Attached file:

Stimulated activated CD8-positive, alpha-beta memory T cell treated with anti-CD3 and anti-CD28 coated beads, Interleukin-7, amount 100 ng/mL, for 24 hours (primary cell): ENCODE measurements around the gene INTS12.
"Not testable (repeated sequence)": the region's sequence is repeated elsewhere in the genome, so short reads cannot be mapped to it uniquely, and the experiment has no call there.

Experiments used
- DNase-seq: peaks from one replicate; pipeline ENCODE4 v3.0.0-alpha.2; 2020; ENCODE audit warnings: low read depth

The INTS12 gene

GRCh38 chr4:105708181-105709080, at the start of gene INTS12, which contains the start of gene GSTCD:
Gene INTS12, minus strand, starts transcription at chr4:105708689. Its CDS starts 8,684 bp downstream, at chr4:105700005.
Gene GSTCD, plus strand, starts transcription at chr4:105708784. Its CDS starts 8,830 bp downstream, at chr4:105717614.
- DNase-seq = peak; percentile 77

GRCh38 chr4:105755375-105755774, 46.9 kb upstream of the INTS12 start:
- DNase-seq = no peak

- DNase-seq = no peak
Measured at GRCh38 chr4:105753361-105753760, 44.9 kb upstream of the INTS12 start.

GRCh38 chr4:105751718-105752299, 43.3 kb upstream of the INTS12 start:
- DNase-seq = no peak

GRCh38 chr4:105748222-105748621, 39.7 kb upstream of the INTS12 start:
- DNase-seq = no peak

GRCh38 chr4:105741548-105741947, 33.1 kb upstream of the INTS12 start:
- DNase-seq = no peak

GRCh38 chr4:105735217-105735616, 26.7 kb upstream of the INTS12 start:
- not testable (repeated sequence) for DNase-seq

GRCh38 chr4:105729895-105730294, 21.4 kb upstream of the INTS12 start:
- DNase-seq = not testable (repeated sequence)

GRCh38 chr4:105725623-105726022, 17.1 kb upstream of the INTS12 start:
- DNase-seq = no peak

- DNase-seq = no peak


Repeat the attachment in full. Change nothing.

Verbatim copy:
Stimulated activated CD8-positive, alpha-beta memory T cell treated with anti-CD3 and anti-CD28 coated beads, Interleukin-7, amount 100 ng/mL, for 24 hours (primary cell): ENCODE measurements around the gene INTS12.
"Not testable (repeated sequence)": the region's sequence is repeated elsewhere in the genome, so short reads cannot be mapped to it uniquely, and the experiment has no call there.

Experiments used
- DNase-seq: peaks from one replicate; pipeline ENCODE4 v3.0.0-alpha.2; 2020; ENCODE audit warnings: low read depth

The INTS12 gene

GRCh38 chr4:105708181-105709080, at the start of gene INTS12, which contains the start of gene GSTCD:
Gene INTS12, minus strand, starts transcription at chr4:105708689. Its CDS starts 8,684 bp downstream, at chr4:105700005.
Gene GSTCD, plus strand, starts transcription at chr4:105708784. Its CDS starts 8,830 bp downstream, at chr4:105717614.
- DNase-seq = peak; percentile 77

GRCh38 chr4:105755375-105755774, 46.9 kb upstream of the INTS12 start:
- DNase-seq = no peak

- DNase-seq = no peak
Measured at GRCh38 chr4:105753361-105753760, 44.9 kb upstream of the INTS12 start.

GRCh38 chr4:105751718-105752299, 43.3 kb upstream of the INTS12 start:
- DNase-seq = no peak

GRCh38 chr4:105748222-105748621, 39.7 kb upstream of the INTS12 start:
- DNase-seq = no peak

GRCh38 chr4:105741548-105741947, 33.1 kb upstream of the INTS12 start:
- DNase-seq = no peak

GRCh38 chr4:105735217-105735616, 26.7 kb upstream of the INTS12 start:
- not testable (repeated sequence) for DNase-seq

GRCh38 chr4:105729895-105730294, 21.4 kb upstream of the INTS12 start:
- DNase-seq = not testable (repeated sequence)

GRCh38 chr4:105725623-105726022, 17.1 kb upstream of the INTS12 start:
- DNase-seq = no peak

- DNase-seq = no peak